related arousal and performance, using attentional contro

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What is High Validity? 

priming that is 80% helped, like flashing an H before showing the target trial that is two H's.


What is Low Validity?

prining that is 80% misleading, like flashing a T before the target trail of two H's. The T disrputs our processing ability of the H's. 


What are the three types of traisl in Snyder and Posners priming?

Neutral: flashing a + before two A's

Misled: flashing a T before two H's

Helped: flashing an H before two H's


Instance theory of automacity?

Logan (1988)
• to perform a controlled task, we must use an algorithm = a slow sequence of processes guaranteed to work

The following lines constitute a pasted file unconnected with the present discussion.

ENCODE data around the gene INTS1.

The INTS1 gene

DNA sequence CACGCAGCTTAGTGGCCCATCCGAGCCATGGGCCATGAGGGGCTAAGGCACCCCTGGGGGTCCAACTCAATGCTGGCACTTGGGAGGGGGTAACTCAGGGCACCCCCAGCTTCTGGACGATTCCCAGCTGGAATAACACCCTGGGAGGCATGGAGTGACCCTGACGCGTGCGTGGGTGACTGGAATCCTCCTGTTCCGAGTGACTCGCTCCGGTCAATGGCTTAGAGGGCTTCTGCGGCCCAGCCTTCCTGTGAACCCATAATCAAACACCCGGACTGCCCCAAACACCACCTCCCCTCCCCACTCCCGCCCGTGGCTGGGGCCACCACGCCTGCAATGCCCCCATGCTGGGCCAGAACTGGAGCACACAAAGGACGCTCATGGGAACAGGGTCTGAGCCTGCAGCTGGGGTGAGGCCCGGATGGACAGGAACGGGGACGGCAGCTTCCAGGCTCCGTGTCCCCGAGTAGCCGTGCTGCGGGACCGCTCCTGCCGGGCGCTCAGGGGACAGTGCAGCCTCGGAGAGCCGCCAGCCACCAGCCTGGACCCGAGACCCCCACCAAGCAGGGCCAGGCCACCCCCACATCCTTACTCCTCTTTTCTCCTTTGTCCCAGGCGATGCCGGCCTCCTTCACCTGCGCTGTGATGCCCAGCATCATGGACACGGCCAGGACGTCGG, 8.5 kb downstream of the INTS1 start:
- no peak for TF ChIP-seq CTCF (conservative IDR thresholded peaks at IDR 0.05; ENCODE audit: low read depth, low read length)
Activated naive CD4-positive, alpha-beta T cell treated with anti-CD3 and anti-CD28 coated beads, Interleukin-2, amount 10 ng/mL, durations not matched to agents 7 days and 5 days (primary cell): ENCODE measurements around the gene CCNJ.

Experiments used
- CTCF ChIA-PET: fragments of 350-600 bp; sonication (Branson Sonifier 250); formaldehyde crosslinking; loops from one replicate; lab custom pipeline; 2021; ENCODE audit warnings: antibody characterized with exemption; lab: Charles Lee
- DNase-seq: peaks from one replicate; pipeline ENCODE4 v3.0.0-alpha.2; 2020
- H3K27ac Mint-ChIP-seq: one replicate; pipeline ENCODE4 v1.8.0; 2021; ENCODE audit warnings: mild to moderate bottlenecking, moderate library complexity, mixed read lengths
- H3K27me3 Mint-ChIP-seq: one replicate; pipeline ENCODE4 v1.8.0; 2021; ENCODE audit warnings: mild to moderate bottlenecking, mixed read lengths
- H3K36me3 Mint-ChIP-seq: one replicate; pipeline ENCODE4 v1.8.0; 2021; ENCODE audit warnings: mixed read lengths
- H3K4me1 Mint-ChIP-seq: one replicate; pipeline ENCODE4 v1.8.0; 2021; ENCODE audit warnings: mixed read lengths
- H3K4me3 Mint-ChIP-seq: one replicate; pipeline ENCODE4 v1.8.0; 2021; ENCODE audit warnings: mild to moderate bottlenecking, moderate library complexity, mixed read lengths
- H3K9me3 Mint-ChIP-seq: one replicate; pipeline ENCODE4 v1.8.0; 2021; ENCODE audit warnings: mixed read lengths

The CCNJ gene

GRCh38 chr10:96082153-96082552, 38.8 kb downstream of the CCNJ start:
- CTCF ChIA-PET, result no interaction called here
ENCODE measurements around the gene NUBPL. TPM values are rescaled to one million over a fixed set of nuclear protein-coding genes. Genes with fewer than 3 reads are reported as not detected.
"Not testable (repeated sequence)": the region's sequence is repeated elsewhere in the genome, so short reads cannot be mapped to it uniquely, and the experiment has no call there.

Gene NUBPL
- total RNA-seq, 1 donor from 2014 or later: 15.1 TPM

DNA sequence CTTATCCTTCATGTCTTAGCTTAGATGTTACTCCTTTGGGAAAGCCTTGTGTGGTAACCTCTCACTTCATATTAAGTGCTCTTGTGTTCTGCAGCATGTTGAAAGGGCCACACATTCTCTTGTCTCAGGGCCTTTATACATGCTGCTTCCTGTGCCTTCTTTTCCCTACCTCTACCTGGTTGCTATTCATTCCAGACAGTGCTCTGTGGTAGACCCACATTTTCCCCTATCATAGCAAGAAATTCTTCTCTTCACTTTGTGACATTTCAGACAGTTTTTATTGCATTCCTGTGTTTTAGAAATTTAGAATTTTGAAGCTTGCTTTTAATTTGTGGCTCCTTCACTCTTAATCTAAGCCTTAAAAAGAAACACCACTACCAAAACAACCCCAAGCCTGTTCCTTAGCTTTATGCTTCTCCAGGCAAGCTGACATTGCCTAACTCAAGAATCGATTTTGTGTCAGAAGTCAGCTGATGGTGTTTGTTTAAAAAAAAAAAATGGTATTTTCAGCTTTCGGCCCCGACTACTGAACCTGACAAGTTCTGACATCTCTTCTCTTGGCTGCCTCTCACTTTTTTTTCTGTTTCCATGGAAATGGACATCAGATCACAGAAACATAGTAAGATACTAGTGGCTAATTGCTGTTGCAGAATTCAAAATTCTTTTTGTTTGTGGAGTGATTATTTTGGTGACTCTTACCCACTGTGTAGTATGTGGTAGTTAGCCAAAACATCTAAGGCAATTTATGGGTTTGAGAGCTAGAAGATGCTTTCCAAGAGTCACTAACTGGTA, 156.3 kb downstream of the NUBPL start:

• each time we perform the task, we store a memory representation of the processing act, called an instance


Horse race model of automacity?

 In Logan’s theory, as more instance are stored, the probability of retrieving one faster than the algorithm increases
• Eventually, every time the algorithm races the instances, it will lose
• Automaticity = that point where an instance always wins the race with the algorithm


What did Deutsch & Deutsch/Norman add to Treismans attenuated model of attention?

They added the late selection phase of meaning.


What is Treismans model of attention?

Attenuated filter model, sees the filter as less of a screen but rather as an attentive mechanism, that focuses on what it wants. But things you aren't focusing on can still come in. (shadowing experiment)